Because of the isolation, everyone I know has their system — their physiological system — screwed up, particularly their sleep/wake cycle. For most people, this means going to bed later and getting up later. For me, it’s the opposite: getting up with the sun and going to bed with the sun, so now, early afternoon feels like late evening.

What does one do when one gets up so early? If you live on a farm or a ranch, obviously, there is plenty of work waiting, but for a sedentary person? Not so much.

Well, except for today. Today I sure found plenty to do!

This wasn’t at all the way I thought this day would go. I’d planned an excursion to see if I could find a few plants to plant, but fire warnings and high winds scared me off. (And I was hesitant because of the knee anyway, but apparently that wouldn’t have been a problem.) By the time I finally get around to getting any plants, there probably won’t be any left and anyway, it will be too late to plant, if it’s not already.

There’s always next year, though.

I’m trying to find the theme in this particular offering because without a theme, blog entries so often sound like a child’s diary entry. And this one definitely does!

Maybe the theme is troubleshooting. My knee, my room, my daybed, my computer, my yard certainly are all causing (or have caused) troubles that needed to be shot.

***

Pat Bertram is the author of Grief: The Inside Story – A Guide to Surviving the Loss of a Loved One. “Grief: The Inside Story is perfect and that is not hyperbole! It is exactly what folk who are grieving need to read.” –Leesa Healy, RN, GDAS GDAT, Emotional/Mental Health Therapist & Educator.

Life, Death, and Tarot

According to what I’ve been reading about the tarot, there are infinite meanings to each deck, each spread, even each card depending on how it falls and how the reader reads it and what s/he reads into it. Such a lack of logic and unpermutability offends my sense of rightness (though it shouldn’t since in my own life I rebel against absolutes and allow myself to live however my personal wind blows).

If I ever do learn to use any of the decks, especially as they are supposed to be used — as a way to look inside oneself (at least that’s the impression I get for their true use) — I will need that intuition because some of the instruction booklets that come with a few of the more esoteric decks are written in Italian. Online translation programs help, but not when, as in one case, the booklet is written in an archaic version of the language that no one seems able to interpret. Too bad — it’s a lovely deck, with beautiful imagery, and all sorts of mystical symbols on the cards that are missing from other such decks. In another deck with an Italian instruction book, the suits are completely unfamiliar (lasers and scarabs. light and the void.) And one deck has an additional suit, which makes for an unwieldy stack of cards.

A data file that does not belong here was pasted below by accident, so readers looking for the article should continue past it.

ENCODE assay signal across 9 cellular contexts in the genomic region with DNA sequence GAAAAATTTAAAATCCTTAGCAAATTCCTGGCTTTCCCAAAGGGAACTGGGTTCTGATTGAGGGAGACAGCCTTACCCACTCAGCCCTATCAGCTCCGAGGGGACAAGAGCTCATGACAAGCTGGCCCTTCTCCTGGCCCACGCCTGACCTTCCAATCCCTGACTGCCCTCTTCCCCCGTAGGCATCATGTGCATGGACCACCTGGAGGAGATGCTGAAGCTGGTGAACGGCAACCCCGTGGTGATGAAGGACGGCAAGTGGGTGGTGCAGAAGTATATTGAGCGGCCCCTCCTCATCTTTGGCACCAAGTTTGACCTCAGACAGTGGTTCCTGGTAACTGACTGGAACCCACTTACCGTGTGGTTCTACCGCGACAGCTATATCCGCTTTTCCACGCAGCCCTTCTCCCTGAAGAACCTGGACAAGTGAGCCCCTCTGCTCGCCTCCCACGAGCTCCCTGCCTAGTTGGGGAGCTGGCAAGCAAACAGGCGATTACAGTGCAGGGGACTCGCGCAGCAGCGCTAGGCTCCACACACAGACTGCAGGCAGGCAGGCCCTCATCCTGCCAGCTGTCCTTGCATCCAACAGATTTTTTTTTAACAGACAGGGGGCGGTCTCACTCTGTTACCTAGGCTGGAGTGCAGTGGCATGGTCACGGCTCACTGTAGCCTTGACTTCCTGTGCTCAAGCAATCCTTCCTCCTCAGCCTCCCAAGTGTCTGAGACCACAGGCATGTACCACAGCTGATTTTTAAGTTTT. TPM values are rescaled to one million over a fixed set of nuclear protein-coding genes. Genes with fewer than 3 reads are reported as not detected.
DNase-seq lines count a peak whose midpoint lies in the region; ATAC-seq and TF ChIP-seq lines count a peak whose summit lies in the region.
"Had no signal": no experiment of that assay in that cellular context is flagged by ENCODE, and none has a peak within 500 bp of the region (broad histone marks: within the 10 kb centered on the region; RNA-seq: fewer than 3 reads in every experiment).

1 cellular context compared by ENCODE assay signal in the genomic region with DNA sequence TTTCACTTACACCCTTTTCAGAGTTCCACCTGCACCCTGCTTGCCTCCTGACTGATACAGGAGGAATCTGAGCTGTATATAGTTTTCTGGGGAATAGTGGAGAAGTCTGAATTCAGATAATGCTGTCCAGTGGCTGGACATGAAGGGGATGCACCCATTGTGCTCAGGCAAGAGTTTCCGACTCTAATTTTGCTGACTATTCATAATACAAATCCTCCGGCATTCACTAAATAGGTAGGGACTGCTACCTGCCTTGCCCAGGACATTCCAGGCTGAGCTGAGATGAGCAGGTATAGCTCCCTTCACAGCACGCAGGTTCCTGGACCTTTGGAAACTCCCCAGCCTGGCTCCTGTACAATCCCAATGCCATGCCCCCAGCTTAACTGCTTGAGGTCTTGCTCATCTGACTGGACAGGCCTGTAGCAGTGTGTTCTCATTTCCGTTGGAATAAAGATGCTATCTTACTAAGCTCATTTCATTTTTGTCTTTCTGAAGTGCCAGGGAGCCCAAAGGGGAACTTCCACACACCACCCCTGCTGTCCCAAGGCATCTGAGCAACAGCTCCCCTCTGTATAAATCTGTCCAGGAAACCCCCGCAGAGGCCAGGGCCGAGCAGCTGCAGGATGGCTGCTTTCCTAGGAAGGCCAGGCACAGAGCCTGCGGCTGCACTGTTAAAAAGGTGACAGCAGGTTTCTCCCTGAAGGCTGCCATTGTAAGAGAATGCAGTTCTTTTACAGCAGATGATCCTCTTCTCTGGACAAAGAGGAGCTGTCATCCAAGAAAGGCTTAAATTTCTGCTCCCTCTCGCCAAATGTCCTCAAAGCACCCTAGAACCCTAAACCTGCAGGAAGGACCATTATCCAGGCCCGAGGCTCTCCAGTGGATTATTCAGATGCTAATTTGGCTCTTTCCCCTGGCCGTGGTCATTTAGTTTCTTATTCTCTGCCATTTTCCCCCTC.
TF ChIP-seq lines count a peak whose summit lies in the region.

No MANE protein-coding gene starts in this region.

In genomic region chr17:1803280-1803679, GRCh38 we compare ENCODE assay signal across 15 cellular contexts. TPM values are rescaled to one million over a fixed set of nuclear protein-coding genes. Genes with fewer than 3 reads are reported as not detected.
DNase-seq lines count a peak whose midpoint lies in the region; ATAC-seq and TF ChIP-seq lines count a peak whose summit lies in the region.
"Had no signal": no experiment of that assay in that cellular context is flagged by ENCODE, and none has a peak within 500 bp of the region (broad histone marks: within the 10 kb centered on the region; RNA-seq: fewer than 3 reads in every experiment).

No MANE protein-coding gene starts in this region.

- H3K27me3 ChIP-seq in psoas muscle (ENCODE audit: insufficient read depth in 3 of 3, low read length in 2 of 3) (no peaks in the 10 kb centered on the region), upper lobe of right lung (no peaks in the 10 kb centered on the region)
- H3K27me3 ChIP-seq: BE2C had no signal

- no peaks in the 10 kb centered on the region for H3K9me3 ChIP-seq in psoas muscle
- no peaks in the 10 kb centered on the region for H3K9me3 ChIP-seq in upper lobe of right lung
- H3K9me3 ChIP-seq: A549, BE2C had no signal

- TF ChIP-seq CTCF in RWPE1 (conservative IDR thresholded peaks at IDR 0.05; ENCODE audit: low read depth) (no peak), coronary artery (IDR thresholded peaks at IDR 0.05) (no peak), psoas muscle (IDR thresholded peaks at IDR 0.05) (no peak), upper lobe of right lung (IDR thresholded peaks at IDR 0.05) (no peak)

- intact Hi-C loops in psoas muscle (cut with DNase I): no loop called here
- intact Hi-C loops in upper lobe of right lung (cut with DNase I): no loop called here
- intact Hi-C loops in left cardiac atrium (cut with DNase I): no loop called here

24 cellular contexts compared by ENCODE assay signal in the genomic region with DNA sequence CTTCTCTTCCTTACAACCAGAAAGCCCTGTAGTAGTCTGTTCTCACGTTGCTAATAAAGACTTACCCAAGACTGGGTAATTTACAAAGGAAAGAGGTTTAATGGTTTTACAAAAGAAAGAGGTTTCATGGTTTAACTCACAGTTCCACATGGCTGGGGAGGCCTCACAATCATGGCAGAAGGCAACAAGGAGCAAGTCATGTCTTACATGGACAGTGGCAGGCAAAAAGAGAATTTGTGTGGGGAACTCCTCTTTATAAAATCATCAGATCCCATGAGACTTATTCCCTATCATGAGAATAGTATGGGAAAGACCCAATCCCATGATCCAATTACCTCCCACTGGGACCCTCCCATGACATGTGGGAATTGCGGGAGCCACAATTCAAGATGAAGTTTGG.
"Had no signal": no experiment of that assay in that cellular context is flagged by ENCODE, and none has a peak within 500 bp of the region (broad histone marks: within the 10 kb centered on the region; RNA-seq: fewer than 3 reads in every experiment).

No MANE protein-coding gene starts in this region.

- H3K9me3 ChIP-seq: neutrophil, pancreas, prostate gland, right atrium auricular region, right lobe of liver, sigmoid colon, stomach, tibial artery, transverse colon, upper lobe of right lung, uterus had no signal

I’ve been spreading out the decks themselves, instead of the individual cards, to see if I can learn anything about the brother who collected them. I know he was interested in a world of things, both practical and mystical, and yet, since he was homeless, I have to wonder if he ever got a chance to use any of the things he collected, or if they were all for a future he never got to live.

The timing is right to be thinking about him — next month, it will be two years since he died. It’s not just his death that gives me pause, but that the death of this homeless man was instrumental in my gaining a home. (A change in my attitude, perhaps, from never wanting to own a house to thinking it would be a good idea, from believing it was impossible, to finding a way to make it work.) And then there is the age difference I mentioned a few days ago: growing up, he was always older and more knowledgeable, and no matter how old I got, there he was . . . a year older, too.

Well, he’s not getting any older, and I am. I’ve now lived a year longer than he did, and knowing that I caught up to him and beyond brings me no comfort.

Oddly, though, he does. Bring me comfort, I mean. Despite my being ambivalent about what if anything besides energy survives after death, I sometimes sense that he is watching out for me as he wanted to do in life but never quite managed. Obviously, I have no way of knowing whether it’s true or not, but this feeling allows me to live fearlessly in a house by myself.

It’s hard to know the truth of oneself, let alone another person, but here I am, moving the tarot decks around, trying to see . . . something. This is the second time I’ve done this — the first time was a couple of years ago when I first got the cards. Maybe this time — or the next — will bring enlightenment. I hope so. It would certainly be easier than actually learning how to use the cards.